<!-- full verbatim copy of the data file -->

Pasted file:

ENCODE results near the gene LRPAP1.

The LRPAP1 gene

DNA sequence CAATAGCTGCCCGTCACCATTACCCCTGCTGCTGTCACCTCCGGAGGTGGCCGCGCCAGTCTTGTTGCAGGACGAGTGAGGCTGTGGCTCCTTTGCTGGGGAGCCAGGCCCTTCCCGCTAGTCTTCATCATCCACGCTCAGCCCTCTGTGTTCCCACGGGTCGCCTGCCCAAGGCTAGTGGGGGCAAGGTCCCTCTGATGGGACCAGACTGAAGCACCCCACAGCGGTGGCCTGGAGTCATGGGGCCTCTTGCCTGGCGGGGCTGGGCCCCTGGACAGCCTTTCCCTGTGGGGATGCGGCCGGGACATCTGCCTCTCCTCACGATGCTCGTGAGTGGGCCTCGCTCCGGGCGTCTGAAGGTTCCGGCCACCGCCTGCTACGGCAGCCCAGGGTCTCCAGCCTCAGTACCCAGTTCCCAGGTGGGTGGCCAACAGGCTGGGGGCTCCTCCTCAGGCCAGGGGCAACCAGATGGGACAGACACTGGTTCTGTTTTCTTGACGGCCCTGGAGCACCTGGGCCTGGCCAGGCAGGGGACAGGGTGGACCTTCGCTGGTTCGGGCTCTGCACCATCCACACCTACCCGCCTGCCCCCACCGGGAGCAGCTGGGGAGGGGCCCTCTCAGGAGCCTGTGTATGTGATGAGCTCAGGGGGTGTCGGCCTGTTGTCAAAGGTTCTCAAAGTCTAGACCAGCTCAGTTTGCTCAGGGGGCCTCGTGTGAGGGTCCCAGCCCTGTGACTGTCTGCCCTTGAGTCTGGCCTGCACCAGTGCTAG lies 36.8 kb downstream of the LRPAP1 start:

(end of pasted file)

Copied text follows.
ENCODE results near the gene LRPAP1.

The LRPAP1 gene

DNA sequence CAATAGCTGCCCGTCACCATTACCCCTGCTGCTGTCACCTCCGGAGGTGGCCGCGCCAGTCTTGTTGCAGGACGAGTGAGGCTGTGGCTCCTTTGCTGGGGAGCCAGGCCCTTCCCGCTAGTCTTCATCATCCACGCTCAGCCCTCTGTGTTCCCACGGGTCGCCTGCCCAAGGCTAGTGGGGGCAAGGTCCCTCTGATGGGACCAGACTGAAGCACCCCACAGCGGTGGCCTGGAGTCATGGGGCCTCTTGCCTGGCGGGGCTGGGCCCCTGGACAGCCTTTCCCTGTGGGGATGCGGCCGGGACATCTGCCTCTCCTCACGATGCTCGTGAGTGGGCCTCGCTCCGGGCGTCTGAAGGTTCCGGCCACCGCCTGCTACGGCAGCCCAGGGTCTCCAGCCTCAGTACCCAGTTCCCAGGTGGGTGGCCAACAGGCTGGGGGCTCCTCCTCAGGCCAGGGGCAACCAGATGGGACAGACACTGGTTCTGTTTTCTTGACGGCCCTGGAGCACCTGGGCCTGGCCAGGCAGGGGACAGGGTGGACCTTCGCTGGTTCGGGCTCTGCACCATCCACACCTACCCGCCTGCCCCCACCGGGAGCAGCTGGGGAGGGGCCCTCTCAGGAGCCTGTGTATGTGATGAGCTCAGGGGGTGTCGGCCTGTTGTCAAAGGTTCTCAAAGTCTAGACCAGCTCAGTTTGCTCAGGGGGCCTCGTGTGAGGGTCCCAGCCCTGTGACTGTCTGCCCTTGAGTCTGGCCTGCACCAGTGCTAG lies 36.8 kb downstream of the LRPAP1 start: